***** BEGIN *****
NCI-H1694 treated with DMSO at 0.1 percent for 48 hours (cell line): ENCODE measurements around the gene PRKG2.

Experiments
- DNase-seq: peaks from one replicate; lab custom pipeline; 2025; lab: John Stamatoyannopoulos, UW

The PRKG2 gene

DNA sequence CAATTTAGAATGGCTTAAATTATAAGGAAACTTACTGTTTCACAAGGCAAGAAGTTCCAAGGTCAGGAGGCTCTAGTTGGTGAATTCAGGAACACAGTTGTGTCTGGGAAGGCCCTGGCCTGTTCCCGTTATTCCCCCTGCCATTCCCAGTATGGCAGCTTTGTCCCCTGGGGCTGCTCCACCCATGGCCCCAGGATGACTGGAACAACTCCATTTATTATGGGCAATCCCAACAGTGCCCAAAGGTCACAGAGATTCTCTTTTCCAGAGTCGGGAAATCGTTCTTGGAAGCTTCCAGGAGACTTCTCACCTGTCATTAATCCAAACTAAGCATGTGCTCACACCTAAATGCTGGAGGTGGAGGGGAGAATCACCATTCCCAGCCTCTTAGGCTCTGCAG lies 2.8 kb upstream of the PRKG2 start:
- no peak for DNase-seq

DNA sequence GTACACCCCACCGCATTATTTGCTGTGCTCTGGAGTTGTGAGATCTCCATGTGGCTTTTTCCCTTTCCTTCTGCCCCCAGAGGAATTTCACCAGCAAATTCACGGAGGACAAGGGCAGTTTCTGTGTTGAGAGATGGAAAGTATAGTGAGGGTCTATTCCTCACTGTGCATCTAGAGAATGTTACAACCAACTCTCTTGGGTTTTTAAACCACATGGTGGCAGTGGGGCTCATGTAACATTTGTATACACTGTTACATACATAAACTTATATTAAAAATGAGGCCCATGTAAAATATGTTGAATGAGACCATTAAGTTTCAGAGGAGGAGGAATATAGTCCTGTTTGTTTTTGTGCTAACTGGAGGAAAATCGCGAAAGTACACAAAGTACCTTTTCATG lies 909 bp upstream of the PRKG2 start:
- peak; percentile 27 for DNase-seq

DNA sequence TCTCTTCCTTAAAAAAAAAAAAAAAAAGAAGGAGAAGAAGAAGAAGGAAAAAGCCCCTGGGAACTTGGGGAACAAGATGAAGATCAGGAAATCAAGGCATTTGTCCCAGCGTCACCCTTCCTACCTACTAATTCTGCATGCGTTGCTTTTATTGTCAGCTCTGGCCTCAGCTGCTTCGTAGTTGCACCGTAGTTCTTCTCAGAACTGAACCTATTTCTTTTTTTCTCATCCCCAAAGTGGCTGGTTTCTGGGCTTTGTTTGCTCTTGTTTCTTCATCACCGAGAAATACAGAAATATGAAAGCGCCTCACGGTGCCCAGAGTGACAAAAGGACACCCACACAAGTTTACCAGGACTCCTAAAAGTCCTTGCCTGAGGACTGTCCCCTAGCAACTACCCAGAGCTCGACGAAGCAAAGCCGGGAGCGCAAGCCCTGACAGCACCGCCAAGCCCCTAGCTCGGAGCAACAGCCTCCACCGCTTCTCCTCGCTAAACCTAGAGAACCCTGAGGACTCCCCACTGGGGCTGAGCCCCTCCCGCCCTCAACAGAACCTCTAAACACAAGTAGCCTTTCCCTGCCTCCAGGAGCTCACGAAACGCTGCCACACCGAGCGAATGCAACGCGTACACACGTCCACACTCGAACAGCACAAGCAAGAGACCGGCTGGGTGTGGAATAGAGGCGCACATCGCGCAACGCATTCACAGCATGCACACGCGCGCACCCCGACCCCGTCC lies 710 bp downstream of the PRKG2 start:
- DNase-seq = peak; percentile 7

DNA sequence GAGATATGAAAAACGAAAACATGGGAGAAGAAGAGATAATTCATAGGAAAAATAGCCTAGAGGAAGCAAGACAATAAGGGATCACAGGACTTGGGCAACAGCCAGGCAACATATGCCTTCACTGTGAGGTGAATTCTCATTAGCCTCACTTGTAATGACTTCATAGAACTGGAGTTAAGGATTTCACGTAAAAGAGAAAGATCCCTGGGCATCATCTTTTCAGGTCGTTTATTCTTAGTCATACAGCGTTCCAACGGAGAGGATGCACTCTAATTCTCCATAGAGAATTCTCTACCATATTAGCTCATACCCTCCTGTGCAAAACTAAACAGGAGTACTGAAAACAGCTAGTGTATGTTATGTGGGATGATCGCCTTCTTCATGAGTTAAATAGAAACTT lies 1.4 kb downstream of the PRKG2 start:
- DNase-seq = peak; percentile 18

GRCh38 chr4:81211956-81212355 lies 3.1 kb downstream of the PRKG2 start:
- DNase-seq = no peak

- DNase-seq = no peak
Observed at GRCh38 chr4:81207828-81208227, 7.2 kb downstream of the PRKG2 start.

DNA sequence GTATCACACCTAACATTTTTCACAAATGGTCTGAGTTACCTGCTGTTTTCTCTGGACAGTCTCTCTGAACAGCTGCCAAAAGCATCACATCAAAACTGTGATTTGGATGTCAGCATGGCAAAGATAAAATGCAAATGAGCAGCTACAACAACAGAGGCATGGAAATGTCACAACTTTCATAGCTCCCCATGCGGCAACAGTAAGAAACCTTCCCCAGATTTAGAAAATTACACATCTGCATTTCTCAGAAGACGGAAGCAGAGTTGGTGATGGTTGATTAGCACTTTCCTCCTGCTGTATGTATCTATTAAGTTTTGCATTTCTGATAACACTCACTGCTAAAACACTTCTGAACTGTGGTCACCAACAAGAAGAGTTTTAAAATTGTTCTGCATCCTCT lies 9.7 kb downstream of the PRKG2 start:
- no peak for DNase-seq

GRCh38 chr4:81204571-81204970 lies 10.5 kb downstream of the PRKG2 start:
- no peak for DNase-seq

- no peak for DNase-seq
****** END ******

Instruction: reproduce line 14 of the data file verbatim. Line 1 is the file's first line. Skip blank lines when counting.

- DNase-seq = no peak